Vaccines don't usually make it
into presidential debates; a few weeks ago, however, the Republican
presidential candidates got into a heated debate over the HPV vaccine and
whether it should be mandated for girls entering the 6th grade.
Personally, I'm not a fan of
political candidates' attempts to influence public health decisions, especially
when some of the "facts" thrown around during that debate have no
basis in science. However, the squabbling of those politicians did remind me
that we, as parents, need to be well informed and knowledgeable about the HPV
So, What is HPV?
HPV stands for "human papilloma
virus," which right now happens to be the most common sexually
transmitted disease in the U.S.
HPV is the main cause of cervical cancer
and genital warts. In other words, HPV is not a trivial infection--and it
can also cause cancer of the anus, vulva, back of the throat, and penis.
Most people who have it are unaware that
they have it. For more than 90 percent of the people who will acquire it
(and it only takes one sexual encounter to do so), their immune systems will
clear the virus within two years. But serious illness can result for those
whose bodies cannot clear the virus.
Over 40 types of this virus exist.
How Do You Prevent HPV?
Abstinence is 100 percent effective.
Abstinence, however, is not a realistic public-health strategy for cutting
down on the spread of HPV.
Condoms can help, but they must be
used with every sexual encounter, and the infection can still be acquired
in areas of the body not covered by the condom. And, as many studies of
teen sexual behavior have proven, few teens use condoms 100 percent of the
time, or use them correctly every time.
The HPV vaccine
So, What About the HPV Vaccine?
The HPV vaccine is in fact the
first vaccine ever introduced to help prevent cancer. Its primary goal is to
reduce the number of cases of cervical cancer in women.
There are currently two brands of
the vaccine licensed for use in the United States: Gardasil and Cervavix, which
were first introduced in 2006. Gardasil is, by far, the most frequently used
because it covers more strains of the HPV than does Cervavix, including the
most common types that cause cervical cancer and genital warts.
To date, over 35 million doses
have been administered, and these have had an excellent safety record. The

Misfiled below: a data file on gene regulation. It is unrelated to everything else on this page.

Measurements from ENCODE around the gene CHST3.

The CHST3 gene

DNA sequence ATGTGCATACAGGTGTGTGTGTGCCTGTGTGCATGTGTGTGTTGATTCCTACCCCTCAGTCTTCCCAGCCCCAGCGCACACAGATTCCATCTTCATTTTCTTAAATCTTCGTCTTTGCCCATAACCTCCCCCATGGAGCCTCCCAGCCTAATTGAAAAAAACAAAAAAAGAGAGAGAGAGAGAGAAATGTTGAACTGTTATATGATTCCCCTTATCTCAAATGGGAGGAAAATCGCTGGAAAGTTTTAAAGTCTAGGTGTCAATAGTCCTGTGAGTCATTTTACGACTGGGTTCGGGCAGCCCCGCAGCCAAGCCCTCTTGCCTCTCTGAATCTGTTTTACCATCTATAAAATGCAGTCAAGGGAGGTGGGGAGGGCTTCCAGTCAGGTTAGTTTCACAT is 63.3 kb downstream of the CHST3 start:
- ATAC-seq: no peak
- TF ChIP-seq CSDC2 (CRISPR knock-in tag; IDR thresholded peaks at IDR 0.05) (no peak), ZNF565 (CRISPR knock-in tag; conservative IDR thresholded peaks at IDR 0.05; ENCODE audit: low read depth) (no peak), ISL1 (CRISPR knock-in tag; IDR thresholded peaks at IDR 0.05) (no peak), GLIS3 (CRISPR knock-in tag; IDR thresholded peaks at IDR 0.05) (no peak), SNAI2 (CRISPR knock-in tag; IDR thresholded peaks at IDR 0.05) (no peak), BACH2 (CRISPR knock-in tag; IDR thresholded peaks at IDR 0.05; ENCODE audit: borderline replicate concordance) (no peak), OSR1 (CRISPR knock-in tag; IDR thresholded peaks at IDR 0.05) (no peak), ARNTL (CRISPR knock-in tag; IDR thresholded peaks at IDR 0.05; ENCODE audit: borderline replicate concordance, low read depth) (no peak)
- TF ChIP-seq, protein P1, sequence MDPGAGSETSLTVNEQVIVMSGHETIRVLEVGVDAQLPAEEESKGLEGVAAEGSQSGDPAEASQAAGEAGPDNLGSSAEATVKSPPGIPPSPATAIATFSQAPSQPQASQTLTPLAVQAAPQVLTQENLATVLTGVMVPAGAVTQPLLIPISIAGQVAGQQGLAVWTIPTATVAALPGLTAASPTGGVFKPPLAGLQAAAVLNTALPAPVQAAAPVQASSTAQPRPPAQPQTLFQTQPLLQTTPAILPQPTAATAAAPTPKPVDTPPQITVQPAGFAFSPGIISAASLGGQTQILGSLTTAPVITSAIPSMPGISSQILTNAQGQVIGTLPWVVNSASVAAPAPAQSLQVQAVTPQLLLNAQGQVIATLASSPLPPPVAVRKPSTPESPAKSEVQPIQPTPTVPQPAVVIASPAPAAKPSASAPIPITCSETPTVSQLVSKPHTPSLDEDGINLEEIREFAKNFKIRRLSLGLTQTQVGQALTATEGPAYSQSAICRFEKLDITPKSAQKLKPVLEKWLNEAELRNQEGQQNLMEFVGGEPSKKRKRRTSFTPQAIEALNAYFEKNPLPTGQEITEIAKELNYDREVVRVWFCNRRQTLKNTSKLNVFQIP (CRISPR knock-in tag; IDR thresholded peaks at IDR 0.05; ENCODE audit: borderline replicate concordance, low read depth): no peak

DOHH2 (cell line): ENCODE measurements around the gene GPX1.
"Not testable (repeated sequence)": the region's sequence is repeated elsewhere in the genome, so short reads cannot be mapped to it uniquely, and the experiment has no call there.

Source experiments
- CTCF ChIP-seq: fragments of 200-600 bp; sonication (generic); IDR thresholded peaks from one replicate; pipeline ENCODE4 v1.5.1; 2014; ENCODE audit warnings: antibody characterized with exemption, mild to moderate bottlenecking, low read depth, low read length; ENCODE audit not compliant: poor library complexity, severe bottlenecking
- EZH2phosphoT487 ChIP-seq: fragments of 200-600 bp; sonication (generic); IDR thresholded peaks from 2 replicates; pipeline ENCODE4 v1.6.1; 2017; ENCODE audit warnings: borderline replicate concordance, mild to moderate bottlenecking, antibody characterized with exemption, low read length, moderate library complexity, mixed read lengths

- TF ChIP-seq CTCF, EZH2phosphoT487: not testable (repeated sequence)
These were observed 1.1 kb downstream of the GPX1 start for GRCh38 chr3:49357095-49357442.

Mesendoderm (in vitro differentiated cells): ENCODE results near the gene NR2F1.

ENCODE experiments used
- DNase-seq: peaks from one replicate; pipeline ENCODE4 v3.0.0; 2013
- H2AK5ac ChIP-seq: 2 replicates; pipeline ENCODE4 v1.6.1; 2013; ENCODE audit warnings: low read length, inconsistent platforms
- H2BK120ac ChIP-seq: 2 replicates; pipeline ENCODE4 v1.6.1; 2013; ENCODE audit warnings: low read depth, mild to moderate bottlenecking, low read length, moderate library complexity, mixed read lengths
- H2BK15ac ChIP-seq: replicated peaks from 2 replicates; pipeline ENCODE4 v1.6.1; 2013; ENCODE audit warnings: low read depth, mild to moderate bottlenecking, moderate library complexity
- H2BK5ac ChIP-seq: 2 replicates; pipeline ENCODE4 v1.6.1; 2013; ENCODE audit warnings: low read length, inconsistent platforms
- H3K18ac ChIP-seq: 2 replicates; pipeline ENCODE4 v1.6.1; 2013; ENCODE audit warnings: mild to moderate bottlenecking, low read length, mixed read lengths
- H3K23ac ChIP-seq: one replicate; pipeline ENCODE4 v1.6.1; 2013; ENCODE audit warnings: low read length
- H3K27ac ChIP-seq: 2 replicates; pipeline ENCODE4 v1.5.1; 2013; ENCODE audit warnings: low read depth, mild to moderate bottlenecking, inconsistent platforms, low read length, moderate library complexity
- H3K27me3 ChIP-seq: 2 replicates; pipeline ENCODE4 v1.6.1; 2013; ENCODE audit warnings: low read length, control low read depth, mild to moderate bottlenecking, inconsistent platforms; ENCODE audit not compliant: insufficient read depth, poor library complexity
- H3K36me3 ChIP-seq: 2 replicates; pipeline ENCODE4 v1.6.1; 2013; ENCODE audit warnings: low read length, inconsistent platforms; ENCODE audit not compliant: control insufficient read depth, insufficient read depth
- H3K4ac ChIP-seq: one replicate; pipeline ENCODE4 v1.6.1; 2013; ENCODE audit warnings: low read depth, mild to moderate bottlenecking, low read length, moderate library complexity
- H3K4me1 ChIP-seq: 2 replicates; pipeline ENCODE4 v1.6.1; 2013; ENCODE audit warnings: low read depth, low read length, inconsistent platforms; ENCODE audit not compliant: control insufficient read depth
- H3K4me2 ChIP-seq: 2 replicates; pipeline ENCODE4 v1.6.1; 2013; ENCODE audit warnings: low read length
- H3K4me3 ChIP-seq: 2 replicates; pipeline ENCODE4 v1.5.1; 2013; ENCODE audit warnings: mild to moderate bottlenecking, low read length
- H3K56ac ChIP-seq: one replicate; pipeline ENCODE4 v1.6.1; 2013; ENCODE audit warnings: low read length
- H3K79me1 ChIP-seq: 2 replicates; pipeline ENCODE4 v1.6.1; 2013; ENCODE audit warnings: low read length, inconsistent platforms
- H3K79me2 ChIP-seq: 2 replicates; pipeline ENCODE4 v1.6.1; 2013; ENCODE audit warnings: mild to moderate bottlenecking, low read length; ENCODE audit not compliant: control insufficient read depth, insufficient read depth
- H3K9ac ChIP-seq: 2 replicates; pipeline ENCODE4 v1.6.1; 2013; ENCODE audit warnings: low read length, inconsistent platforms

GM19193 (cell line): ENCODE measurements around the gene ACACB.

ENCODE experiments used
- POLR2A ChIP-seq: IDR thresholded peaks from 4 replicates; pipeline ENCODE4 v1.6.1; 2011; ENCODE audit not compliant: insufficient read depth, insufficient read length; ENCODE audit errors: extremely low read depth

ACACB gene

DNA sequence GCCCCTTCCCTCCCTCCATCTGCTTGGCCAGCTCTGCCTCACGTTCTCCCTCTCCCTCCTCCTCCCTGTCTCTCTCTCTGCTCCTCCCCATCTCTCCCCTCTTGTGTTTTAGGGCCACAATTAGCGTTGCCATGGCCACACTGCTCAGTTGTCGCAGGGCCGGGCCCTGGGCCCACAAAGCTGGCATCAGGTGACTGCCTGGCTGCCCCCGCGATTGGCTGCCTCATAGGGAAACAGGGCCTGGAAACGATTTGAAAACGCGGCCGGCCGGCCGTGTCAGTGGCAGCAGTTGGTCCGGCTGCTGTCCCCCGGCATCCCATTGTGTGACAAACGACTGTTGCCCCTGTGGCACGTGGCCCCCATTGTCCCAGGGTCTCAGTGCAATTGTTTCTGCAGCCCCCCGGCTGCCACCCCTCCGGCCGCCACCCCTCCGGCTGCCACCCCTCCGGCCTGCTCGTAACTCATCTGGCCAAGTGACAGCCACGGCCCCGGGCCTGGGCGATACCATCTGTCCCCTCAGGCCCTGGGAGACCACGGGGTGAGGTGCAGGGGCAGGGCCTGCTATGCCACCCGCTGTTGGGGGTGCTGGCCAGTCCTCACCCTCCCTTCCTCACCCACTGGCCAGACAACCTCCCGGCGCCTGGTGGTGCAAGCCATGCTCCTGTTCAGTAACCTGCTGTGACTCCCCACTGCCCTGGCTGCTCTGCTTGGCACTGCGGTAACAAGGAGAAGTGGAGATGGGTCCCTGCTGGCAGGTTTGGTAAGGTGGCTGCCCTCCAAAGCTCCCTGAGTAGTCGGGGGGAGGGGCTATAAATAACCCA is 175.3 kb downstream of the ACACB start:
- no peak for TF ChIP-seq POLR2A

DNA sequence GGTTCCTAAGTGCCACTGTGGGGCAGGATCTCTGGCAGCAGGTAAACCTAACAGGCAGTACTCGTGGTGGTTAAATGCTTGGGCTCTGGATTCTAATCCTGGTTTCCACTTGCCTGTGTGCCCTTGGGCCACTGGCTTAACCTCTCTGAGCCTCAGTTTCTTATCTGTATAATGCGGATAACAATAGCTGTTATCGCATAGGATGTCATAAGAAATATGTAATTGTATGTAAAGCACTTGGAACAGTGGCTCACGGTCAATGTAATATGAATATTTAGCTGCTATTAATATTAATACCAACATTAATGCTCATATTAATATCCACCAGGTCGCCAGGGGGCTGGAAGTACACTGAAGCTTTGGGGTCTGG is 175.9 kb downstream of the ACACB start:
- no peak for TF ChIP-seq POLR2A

vaccine, which is given as three separate injections over si months, with the doses
spaced about two months apart, is most effective if all three doses are received
before the first-ever sexual contact.
Typical side effects are swelling
and redness at the site of injection. Another possible side effect might be
syncope (passing out); however, health officials don't know whether the vaccine
is the actual cause of this. One reason this debate is still going on is that
the main population receiving the vaccine--preteen and teen girls--might be
particularly prone to fainting when they are getting a shot. In any case,
patients must be observed for 15 minutes after the injection is administered
and again when they stand up.
Who Should Get the HPV Vaccine?
The American Academy of Pediatrics
recommends that girls start the vaccine when they have their checkups at ages
11 or 12 years. Why this young? As was mentioned above, to be most effective,
the vaccine's three doses must be given to girls before they ever have sex
and, sadly, a significant number of girls have had sex by age 15.
Besides 11- or 12-year-old girls,
other candidates for HPV include females ages 11 to 26. (The vaccine's
effectiveness--how well it works--is still being studied in women over 26 years
More recently, a third group was
approved for the vaccination: males ages 9 to 26 years. HPV vaccine can
prevent genital warts in males, and can help decrease the spread of HPV to
We Mustn't Let HPV's Associations with Sex Prevent Us From Using the Vaccine
I want to stress again that the
primary objective of the HPV vaccine is to reduce the number of cases of deadly
cervical cancer in women. For this reason, I don't want the crucial good
accomplished by the vaccine to be overshadowed by the fact that HPV is a
sexually transmitted disease.
I am a huge fan of sexual
abstinence in teenagers and encourage teens and parents to have ongoing discussions
about abstinence, especially at home. Studies have shown repeatedly that
talking to teens about safe sex does not increase their promiscuity or
risk-taking behaviors, but instead can help protect them. And, until we achieve
a 100-percent abstinence rate in teens, we need to do all we can to keep them
Again, we mustn't let the fact
that HPV is sexually transmitted distract us from its true worth, or prevent us
from giving this vaccine to our loved ones. If someone offered you a vaccine
that would prevent breast cancer from striking your child years later, wouldn't
you take advantage of it?